Portland's Toxic Air Problem

Air Testing Shows Elevated Nickel, Chromium And Arsenic Near Precision Castparts

By Cassandra Profita (OPB)
Portland, Oregon May 20, 2016 9:15 p.m.

Air testing found elevated levels of nickel, hexavalent chromium and arsenic near the Southeast Portland manufacturing company Precision Castparts between March 30 and May 4.


The levels were above the state's health-based goals for air quality but below what would cause acute health risks for people nearby. Officials say there is no immediate public health threat from exposure to heavy metal air pollution in the area.

Arsenic levels were found to be more than four times above the state's health-based goal for air quality, although it was within expected levels for an urban environment. Nickel levels were around twice the state's health benchmark while hexavalent chromium was just above the target.

"We note that the arsenic concentration falls within the urban background level which is consistent with the fact that PCC Structurals does not use arsenic in its metal alloys," said the company in a statement.

Short-term health effects wouldn’t be expected until the levels were more than 30 times what was detected.

The news comes as officials announce toxic levels of lead were detected at a different air p0llution monitor near the Bullseye Glass facility in Southeast Portland. Officials have confirmed the lead pollution came from Bullseye Glass.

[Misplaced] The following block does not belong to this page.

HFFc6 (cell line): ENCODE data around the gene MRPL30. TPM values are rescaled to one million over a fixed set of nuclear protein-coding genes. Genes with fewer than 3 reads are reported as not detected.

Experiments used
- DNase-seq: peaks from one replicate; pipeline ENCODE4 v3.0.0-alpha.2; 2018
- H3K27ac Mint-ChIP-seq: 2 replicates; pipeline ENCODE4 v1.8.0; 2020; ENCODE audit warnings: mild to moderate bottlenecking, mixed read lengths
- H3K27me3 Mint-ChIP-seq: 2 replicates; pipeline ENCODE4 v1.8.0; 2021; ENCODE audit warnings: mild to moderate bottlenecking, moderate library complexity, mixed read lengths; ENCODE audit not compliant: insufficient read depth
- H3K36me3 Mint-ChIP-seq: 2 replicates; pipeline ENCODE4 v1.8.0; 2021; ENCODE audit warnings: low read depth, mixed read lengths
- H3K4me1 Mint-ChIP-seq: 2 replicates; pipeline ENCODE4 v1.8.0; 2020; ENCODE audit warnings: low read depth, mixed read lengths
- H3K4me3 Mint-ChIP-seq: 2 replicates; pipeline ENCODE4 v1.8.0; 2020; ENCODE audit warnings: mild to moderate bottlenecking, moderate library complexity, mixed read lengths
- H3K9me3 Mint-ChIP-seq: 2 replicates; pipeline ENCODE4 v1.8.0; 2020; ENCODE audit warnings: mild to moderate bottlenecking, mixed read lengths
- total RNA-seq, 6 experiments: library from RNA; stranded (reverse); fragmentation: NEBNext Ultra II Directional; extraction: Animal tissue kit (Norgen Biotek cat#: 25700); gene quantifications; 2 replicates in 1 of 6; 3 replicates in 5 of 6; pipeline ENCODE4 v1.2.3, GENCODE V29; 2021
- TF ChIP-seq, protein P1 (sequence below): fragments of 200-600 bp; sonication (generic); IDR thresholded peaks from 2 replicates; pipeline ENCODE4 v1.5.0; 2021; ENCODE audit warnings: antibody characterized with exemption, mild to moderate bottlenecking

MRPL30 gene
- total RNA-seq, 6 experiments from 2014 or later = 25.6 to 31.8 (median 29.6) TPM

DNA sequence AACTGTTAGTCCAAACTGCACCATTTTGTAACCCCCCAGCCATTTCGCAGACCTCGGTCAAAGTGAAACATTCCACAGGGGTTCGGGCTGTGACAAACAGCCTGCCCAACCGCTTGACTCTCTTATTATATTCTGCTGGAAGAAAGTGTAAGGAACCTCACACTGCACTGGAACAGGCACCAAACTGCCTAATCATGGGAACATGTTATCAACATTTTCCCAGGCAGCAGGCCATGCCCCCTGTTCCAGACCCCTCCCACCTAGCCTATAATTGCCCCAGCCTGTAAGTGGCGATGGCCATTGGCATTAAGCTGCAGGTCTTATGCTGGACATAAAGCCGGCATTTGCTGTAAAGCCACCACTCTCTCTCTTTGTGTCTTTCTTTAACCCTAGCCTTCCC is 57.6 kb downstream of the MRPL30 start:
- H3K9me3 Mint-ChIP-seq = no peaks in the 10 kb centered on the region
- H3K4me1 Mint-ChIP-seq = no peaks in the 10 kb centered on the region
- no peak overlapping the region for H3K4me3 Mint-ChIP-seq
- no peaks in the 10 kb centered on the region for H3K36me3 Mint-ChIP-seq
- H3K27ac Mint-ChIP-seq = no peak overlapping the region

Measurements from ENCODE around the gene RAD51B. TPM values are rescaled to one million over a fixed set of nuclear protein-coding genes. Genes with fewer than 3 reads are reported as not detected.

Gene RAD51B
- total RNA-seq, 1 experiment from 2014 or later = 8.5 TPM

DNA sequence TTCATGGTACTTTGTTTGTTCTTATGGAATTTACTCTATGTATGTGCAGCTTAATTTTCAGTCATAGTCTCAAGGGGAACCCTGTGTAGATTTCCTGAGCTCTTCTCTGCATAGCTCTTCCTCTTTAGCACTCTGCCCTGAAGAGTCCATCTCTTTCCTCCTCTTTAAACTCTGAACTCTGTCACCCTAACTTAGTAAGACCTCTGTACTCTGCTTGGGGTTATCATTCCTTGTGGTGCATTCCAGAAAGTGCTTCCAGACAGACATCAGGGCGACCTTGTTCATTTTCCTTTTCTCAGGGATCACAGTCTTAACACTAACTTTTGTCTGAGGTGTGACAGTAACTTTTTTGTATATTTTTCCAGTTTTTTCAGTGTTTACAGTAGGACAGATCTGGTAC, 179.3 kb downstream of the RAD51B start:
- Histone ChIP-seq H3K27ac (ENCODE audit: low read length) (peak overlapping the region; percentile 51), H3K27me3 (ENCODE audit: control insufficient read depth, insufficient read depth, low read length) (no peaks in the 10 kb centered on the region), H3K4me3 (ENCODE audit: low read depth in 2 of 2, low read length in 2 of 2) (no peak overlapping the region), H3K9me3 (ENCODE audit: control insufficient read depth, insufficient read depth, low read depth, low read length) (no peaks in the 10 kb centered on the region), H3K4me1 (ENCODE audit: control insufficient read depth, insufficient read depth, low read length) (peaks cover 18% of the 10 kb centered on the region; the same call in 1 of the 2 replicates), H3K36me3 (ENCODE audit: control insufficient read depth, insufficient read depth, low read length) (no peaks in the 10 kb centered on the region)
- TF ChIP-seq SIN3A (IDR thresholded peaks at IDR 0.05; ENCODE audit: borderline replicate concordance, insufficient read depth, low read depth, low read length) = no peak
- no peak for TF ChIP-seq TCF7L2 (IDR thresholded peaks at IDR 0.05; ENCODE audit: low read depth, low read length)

Precision Castparts has reported installing additional pollution control devices, including four new HEPA filters and one baghouse control device, according to the Oregon Department of Environmental Quality. Precision Castparts said it will discuss the hexavalent chromium and nickel concentrations at a meeting on May 25.

The state has three air pollution monitors running 24 hours a day near the company's Portland facility. The data from two additional monitors will be available in mid-June. The DEQ is also planning on collecting soil samples from the area in the coming weeks.

Keith Johnson, air quality manager for Oregon Department of Environmental Quality, said the extra levels of hexavalent chromium levels detected are "fairly minor" and arsenic pollution can also come from traffic or wood stoves.

Nickel, on the other hand, is something regulators would expect to see coming from Precision Castparts.

"While it does exceed our benchmark by about one and half times, the company has installed additional filtration," Johnson said. "So it's our hope that those numbers will actually come down as time goes on."